BETTY ROLLIN, correspondent: Jamie and Jason Fowler and their two children, Juliet and Jack, recently moved to Mundelein, Illinois where Jack can get treatment for his life-threatening disease. It’s called Hunter Syndrome. He lacks an enzyme needed to break down sugar molecules and, as a result, suffers damage throughout his body.
JAMIE FOWLER: He has hydrocephalus in the brain, so he has large ventricles with a shunt. He has joint contractures, he has stenosis in the spine, carpel tunnel syndrome in his hands. He’s had surgeries done. He has heart stuff going on, liver and spleen enlargement.
ROLLIN: Is he in pain?
JAMIE FOWLER: I think his tolerance for pain is high, but I think that there’s definitely pain involvement.
ROLLIN: Jack is on an enzyme replacement drug called Elaprase, which gave him some relief initially, but no longer. There is a Phase II/III clinical trial going on now that the Fowlers tried unsuccessfully to get Jack enrolled in.
JASON FOWLER: So the trial that’s going on right now is a reformulation of that Elaprase, and it’s injected directly into the spine, and the fluid in the spine takes that drug to the brain and then it helps the brain, and so it treats that tissue that normally isn’t treated. And so we’ve been denied access to that because of Jack’s Hydrocephalus and the shunt that he has in his—on his head.
ROLLIN: For patients who are ineligible to be part of a clinical trial, another option exists. The Fowlers tried to get access to the treatment they wanted through the program called expanded access or compassionate use. But in order for Jack to get the treatment, the drug company, Shire Pharmaceuticals, would have to comply. But they did not. Drug companies want to get their drug to the market as quickly as possible, and a clinical trial is the only way to do that. Often drug companies say they must reject applicants for compassionate use because of their concern that their clinical trial process would be compromised. Dr. Russell Medford is a cardiologist and drug developer who chairs the bioethics committee for the biotechnology industry.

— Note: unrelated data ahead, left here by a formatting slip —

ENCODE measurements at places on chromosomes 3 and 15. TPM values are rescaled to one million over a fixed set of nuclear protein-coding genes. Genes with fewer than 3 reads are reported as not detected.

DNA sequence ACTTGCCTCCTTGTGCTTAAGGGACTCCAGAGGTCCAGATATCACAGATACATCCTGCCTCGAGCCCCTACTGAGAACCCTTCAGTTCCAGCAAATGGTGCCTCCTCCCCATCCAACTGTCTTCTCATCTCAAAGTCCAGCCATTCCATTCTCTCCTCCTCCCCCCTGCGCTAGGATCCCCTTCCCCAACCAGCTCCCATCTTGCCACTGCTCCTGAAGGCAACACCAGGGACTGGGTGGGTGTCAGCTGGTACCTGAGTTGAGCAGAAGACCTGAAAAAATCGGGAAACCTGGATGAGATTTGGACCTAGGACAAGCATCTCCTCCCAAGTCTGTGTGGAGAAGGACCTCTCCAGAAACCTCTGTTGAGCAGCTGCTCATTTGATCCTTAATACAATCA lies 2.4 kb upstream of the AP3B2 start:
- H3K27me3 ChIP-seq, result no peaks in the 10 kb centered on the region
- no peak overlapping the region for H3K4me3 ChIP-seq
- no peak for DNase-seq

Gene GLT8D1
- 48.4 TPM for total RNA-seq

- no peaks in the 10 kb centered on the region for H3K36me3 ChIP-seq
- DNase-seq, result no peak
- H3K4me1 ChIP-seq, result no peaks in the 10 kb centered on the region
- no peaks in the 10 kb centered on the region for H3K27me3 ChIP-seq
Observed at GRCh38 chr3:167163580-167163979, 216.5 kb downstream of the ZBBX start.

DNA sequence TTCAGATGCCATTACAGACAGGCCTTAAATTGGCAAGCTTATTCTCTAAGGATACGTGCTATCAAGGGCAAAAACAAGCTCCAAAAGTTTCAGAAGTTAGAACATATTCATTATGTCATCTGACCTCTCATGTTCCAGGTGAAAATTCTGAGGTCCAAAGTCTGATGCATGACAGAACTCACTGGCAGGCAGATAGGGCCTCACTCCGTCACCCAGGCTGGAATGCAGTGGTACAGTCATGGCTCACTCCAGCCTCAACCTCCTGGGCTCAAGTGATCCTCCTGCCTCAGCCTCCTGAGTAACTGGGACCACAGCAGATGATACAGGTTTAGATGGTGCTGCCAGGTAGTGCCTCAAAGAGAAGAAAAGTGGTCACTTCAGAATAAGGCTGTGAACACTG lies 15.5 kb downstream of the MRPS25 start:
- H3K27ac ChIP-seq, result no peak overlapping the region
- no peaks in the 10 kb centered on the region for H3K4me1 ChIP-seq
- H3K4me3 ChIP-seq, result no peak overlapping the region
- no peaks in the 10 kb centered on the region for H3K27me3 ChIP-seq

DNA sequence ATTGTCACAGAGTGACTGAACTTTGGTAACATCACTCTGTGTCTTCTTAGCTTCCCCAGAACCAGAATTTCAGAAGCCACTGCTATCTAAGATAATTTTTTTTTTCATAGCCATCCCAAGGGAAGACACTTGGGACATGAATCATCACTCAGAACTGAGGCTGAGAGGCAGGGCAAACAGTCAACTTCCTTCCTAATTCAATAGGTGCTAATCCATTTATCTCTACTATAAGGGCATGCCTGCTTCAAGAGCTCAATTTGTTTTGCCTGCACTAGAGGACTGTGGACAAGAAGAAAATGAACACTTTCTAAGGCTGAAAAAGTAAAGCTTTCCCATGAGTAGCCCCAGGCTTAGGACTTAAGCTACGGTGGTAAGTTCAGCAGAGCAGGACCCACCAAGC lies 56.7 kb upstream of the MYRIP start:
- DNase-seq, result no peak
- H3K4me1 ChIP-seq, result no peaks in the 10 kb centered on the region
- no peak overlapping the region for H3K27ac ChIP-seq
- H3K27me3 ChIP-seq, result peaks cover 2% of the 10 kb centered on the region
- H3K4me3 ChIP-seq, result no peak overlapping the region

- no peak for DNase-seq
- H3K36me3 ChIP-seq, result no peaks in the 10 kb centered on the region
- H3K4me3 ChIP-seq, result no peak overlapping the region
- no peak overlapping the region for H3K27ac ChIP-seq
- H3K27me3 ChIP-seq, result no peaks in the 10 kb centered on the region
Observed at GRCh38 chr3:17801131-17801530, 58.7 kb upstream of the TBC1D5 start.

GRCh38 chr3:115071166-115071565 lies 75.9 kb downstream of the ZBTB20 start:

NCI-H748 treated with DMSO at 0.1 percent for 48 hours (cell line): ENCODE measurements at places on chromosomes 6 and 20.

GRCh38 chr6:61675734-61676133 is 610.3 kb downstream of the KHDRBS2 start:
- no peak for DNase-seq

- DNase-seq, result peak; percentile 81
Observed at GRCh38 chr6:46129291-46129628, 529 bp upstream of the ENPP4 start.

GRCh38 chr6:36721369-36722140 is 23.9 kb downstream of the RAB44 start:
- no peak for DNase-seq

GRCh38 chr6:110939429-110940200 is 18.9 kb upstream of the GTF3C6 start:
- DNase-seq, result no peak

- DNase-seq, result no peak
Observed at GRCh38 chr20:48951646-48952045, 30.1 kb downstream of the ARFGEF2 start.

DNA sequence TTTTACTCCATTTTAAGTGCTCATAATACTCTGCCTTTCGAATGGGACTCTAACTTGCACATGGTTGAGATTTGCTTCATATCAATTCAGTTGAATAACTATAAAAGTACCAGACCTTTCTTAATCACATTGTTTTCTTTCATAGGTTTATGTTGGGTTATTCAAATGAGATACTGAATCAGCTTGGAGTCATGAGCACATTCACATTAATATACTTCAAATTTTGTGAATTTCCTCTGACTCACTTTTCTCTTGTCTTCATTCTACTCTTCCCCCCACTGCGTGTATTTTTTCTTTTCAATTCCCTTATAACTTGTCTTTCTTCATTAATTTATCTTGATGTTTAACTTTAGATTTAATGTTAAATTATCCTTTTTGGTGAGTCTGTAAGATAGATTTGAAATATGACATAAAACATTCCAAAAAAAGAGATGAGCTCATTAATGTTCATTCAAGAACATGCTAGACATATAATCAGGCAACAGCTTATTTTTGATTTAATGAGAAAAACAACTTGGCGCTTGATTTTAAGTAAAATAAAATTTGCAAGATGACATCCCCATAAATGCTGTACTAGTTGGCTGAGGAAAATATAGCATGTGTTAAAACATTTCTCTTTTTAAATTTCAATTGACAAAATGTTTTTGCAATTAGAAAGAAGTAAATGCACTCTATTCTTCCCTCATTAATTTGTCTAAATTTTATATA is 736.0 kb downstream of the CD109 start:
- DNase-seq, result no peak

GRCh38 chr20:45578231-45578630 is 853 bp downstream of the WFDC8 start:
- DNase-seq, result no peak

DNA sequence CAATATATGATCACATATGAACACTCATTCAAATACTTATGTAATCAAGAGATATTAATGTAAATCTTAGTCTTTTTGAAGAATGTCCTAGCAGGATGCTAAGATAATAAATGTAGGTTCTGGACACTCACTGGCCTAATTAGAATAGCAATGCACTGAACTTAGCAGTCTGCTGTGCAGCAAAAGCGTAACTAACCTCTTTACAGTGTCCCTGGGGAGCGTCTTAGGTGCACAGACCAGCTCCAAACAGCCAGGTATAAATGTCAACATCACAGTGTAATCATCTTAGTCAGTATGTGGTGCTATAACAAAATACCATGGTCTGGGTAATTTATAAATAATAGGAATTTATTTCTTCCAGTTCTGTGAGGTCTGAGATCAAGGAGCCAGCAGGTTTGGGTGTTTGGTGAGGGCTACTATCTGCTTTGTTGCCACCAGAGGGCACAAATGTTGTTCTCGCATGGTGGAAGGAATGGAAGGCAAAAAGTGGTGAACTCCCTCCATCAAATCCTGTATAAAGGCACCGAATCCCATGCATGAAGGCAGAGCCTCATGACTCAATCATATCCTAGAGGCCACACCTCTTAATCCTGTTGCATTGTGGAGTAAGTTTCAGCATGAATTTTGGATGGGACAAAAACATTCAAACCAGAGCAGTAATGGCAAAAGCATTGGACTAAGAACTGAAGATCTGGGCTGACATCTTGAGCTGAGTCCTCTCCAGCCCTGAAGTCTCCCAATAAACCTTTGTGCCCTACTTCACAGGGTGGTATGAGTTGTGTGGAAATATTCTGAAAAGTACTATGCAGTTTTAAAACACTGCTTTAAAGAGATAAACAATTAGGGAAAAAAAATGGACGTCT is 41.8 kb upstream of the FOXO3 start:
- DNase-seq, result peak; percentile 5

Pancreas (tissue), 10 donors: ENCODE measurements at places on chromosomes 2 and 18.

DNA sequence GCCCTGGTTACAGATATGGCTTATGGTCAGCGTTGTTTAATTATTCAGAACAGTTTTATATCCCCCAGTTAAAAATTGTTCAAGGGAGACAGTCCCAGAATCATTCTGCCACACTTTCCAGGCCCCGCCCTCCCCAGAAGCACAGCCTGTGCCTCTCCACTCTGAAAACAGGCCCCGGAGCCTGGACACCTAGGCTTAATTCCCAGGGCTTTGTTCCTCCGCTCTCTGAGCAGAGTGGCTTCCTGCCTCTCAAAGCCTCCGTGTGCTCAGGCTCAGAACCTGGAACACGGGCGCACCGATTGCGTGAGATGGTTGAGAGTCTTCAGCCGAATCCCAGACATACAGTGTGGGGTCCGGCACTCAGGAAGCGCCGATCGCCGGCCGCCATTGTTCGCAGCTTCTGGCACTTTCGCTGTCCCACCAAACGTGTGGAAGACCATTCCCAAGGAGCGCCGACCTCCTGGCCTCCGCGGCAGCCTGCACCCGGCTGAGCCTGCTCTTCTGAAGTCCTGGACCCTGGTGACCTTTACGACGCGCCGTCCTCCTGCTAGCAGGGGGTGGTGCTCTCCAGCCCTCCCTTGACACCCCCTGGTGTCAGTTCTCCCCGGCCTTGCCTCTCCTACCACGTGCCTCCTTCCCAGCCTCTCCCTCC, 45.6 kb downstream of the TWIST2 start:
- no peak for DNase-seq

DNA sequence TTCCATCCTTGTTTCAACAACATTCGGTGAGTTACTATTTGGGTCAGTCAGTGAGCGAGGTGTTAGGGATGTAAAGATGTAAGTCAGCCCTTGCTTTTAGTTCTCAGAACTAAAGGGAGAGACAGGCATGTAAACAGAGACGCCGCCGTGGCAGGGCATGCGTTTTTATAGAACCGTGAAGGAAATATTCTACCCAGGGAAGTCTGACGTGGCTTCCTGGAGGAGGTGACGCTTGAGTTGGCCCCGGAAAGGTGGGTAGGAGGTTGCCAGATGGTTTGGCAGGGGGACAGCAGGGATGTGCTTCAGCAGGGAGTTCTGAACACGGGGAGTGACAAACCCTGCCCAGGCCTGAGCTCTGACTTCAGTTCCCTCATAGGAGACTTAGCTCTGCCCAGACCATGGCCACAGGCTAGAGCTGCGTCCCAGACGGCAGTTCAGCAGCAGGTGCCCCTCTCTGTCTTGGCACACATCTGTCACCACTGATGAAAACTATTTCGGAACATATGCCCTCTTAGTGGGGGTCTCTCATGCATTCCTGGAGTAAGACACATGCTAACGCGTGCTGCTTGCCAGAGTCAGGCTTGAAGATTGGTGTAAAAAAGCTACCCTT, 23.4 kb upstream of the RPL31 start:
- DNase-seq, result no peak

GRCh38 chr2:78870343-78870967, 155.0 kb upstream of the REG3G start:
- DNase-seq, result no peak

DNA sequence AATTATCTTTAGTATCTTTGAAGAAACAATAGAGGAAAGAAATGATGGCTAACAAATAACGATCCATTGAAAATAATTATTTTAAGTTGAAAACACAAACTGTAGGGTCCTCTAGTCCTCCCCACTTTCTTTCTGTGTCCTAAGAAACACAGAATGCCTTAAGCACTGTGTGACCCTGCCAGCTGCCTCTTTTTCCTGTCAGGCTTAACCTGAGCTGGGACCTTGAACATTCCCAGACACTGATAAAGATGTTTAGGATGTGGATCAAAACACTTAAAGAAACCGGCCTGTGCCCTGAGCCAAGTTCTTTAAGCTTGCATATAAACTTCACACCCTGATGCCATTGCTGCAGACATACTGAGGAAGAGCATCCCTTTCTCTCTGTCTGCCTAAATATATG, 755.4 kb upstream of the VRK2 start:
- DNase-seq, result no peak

DR. RUSSELL MEDFORD (Chair, Bioethics Committee for BIO): How do we balance the rapid and accelerated approval of drugs that we can establish, definitively establish, are safe and effective versus the needs and immediate needs of individual patients who cannot wait for us to come to those final determinations? Something that people probably don’t quite understand is we only make as much as we need for the clinical trials. And certainly one or two patients that we agree to do expanded access on is probably going to be fine. It’ll probably be acceptable. But if it’s hundreds, and we’re only studying hundreds of patients, where’s the drug to come from? It’s not something that’s sitting on our shelves.
ROLLIN: The goal of clinical trials is to establish whether drugs are both safe and effective. It’s usually a lengthy process. But desperate patients are not concerned about safety.
DR. MEDFORD: In the 1990s, a new form of therapy, based on early and preliminary results, was called high-dose chemotherapy for breast cancer. It involved using toxic levels of a drug and replacing the bone marrow. It was the belief then of physicians and patients that this was better, even though the data was not definitive. Many patients demanded it, and ultimately insurance companies began to pay for this therapy, which was unproven based on clinical trials. It delayed the conclusion of the definitive clinical trials by years. And when those final trials were, results were reported out this very toxic therapy was no better than standard chemotherapy, and in fact it did harm.